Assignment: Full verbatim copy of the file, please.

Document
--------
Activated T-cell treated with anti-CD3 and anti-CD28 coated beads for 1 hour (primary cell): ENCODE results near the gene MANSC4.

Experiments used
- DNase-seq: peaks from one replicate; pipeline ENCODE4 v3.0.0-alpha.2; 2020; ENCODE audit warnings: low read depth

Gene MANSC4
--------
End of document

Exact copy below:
Activated T-cell treated with anti-CD3 and anti-CD28 coated beads for 1 hour (primary cell): ENCODE results near the gene MANSC4.

Experiments used
- DNase-seq: peaks from one replicate; pipeline ENCODE4 v3.0.0-alpha.2; 2020; ENCODE audit warnings: low read depth

Gene MANSC4